In the COA case of Jones v. McQueen, handed down November 12, 2013, the court affirmed the chancellor’s finding that Mississippi, not Alabama, had UCCJEA jurisdiction because Mississippi was where the mother and father had lived together with the child, and had been the home state of the child within six months before the action is filed. Although the child had been removed from Mississippi to Alabama by the mother, the father of the child continued to reside in this state. The facts of the case also established that the mother had periods of absence in Alabama during the six months, but that they were temporary absences, and she actually moved her personal effects out of the father’s Mississippi home when the parties finally separated.
The UCCJEA has many complexities. If you are not thorough in studying the code sections that apply, you might find yourself on the short end of the jurisdictional stick — which is a bad place to be.
March 6, 2013 § Leave a comment
Many lawyers believe that the six-month provision of the UCCJEA fixes jurisdiction in the home state of the child. That’s not always the case, though.
Take, for instance, the case of Clifton v. Shannon, decided by the COA June 26, 2012.
Thomas and Dawn Clifton were divorced in DeSoto County in 1999. Dawn was awarded physical custody of their three-year-old daughter, Ashley, and they were to share joint legal custody. Thomas had reasonable visitation.
In December, 2005, Dawn moved to Colorado and remarried. In 2006, they entered into an agreed judgment adjusting visitation to accommodate the move.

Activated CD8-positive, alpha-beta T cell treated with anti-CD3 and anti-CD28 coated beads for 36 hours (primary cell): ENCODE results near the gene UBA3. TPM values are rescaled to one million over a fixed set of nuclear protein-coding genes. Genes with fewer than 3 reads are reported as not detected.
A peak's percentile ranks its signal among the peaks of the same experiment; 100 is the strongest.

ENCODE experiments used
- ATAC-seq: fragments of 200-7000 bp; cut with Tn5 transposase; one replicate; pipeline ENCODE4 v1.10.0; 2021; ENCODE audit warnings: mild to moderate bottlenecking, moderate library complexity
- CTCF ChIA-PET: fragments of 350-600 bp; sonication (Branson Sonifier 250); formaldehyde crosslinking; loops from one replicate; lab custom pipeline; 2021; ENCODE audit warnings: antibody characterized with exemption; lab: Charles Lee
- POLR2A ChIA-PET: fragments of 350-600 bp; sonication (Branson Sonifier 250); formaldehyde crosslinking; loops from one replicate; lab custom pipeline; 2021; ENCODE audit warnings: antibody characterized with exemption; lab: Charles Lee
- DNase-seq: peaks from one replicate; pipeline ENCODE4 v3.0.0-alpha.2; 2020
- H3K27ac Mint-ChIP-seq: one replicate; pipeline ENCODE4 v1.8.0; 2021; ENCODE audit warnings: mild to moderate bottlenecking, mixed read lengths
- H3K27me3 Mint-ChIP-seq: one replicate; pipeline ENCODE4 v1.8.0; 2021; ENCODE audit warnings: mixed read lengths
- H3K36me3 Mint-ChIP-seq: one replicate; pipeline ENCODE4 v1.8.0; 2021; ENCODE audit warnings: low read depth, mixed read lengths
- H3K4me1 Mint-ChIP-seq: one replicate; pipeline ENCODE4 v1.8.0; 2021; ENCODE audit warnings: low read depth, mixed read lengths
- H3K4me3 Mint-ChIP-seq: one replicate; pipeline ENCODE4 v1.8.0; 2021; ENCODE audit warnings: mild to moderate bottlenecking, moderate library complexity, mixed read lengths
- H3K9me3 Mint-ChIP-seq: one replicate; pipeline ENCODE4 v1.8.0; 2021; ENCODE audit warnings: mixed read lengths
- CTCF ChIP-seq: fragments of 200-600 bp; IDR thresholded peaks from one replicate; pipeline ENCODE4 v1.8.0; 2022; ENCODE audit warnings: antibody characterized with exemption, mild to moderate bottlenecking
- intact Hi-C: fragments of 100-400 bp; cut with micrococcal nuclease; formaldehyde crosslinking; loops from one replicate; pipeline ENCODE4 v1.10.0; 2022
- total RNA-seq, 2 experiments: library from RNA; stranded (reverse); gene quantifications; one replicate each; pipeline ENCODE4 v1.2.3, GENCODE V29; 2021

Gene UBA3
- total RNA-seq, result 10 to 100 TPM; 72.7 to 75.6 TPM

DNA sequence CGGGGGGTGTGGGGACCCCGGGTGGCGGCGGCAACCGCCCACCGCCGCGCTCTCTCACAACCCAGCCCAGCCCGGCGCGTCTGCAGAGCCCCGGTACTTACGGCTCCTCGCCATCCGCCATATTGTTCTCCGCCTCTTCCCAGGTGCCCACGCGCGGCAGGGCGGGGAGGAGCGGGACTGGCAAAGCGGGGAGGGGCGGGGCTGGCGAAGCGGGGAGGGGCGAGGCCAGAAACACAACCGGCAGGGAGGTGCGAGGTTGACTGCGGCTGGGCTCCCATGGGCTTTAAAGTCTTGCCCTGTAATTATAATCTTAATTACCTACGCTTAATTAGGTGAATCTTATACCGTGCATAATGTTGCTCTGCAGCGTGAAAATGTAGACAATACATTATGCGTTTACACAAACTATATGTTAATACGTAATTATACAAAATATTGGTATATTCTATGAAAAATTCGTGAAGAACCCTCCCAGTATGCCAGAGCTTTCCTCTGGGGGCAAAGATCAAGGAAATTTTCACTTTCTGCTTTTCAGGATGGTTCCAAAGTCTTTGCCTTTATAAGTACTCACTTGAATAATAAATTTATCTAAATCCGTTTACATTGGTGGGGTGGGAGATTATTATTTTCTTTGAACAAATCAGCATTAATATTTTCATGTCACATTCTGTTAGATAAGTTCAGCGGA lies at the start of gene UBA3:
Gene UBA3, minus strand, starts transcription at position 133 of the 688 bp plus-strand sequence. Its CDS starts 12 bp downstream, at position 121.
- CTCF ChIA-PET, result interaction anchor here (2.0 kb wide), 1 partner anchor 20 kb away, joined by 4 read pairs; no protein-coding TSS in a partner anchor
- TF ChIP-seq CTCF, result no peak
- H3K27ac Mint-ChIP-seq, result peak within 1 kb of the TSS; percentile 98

In 2010, Thomas filed a petition in the Chancery Court of DeSoto County seeking modification of custody an an adjudication of contempt.
Dawn objected to jurisdiction, pointing out that Ashley’s home had been in Colorado for the preceding four-and-one-half years, and that there were no significant connections to Mississippi that would justify exercise of jurisdiction.
The chancellor took jurisdiction and awarded Thomas custody, based primarily on Ashley’s preference, and Dawn appealed. She challenged both jurisdiction and the chancellor’s substantive ruling.
On the issue of jurisdiction, here’s what Judge Fair’s opinion stated:
¶7. “Whether a court had jurisdiction under the UCCJEA to hear a child-custody dispute is a question of law, which we review de novo.” Miller v. Mills, 64 So. 3d 1023, 1026 (¶11) (Miss. Ct. App. 2011) (citing Yeager v. Kittrell, 35 So. 3d 1221, 1223 (¶¶12, 14) (Miss. Ct. App. 2009)). However, the factual findings underpinning the jurisdiction question are reviewed under the familiar substantial evidence and abuse of discretion standard. See White v. White, 26 So. 3d 342, 346-48 (¶¶10, 14) (Miss. 2010).
¶8. In Yeager, this Court stated “[a] court issuing an initial determination has continuing jurisdiction over the parties; no other court may modify the decree.” Yeager, 35 So. 3d at 1224 (¶16) (citing Miss. Code Ann. § 93-27-201 (Supp. 2009)). However, even if only one party remains in the state, a second state may modify the order if the issuing court finds that neither the child, nor the child and one parent, have a significant connection with the state, and that substantial evidence is no longer available in the issuing state. Only the issuing state may make this determination. Id. (internal citation omitted).